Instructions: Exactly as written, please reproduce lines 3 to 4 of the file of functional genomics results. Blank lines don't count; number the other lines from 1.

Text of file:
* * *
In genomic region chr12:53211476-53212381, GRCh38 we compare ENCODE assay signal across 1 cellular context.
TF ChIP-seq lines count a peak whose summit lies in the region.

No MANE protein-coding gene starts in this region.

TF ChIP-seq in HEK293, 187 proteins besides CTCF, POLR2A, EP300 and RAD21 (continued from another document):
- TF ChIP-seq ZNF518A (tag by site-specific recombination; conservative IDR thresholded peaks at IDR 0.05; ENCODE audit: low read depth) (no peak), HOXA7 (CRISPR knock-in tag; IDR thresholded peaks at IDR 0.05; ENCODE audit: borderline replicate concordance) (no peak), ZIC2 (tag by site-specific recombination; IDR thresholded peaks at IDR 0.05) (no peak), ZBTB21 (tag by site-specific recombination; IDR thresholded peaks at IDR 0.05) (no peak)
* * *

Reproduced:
No MANE protein-coding gene starts in this region.

TF ChIP-seq in HEK293, 187 proteins besides CTCF, POLR2A, EP300 and RAD21 (continued from another document):